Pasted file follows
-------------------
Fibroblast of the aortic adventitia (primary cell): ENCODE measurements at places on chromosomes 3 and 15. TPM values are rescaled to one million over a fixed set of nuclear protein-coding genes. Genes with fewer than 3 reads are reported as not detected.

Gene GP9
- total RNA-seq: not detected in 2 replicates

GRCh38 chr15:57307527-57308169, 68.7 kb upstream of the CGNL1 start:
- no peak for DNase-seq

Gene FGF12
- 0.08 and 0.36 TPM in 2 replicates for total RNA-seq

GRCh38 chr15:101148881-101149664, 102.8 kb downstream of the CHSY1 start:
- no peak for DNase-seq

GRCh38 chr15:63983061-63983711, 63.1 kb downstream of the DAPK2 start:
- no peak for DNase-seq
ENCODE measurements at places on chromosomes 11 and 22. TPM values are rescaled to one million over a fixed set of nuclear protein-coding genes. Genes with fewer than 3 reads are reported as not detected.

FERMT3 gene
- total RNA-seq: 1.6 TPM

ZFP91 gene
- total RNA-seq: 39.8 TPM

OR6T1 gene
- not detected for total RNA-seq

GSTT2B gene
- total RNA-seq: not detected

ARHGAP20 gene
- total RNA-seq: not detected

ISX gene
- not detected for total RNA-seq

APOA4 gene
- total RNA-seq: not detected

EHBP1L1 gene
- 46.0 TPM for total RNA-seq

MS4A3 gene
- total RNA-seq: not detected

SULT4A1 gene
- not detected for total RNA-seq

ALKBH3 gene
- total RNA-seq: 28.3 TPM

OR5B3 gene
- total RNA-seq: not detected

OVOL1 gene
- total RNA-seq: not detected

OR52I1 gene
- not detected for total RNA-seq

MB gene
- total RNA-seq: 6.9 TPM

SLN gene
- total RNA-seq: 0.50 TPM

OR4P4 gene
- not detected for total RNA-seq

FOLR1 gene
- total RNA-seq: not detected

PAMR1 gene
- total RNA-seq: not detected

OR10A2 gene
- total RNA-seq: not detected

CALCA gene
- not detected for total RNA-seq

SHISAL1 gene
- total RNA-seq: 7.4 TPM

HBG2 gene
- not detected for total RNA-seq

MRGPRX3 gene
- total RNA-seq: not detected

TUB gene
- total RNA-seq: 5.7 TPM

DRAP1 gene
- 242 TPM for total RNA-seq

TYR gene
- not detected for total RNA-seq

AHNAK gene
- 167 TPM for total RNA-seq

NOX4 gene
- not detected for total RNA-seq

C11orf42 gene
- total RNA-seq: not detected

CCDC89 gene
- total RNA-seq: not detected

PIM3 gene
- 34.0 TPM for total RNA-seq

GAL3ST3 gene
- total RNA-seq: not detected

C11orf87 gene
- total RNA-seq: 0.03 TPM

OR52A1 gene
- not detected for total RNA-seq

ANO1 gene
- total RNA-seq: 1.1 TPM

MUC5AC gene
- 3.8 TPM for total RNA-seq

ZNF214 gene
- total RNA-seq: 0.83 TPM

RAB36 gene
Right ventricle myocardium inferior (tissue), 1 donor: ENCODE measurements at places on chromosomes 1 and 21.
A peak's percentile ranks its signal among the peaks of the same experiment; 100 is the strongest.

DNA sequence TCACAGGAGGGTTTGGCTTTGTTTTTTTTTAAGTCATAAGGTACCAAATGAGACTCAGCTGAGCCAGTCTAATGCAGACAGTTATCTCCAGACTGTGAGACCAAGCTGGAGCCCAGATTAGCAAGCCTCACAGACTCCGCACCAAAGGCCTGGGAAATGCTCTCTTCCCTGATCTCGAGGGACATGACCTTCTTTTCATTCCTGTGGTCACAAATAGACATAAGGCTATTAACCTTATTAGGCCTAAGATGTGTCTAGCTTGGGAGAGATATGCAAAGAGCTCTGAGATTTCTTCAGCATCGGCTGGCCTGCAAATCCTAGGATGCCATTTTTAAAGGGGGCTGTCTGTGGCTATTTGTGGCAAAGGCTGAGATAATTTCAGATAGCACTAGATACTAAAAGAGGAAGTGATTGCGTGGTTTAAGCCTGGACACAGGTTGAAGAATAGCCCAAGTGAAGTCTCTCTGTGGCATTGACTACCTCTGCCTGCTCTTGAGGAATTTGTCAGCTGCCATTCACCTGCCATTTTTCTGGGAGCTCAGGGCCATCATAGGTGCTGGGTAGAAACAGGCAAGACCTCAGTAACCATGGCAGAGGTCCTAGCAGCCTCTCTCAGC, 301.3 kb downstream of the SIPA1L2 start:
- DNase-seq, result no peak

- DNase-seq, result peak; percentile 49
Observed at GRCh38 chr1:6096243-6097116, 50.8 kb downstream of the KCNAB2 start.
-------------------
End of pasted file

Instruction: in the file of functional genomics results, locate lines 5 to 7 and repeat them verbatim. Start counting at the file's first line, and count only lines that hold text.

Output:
- no peak for DNase-seq

Gene FGF12
- 0.08 and 0.36 TPM in 2 replicates for total RNA-seq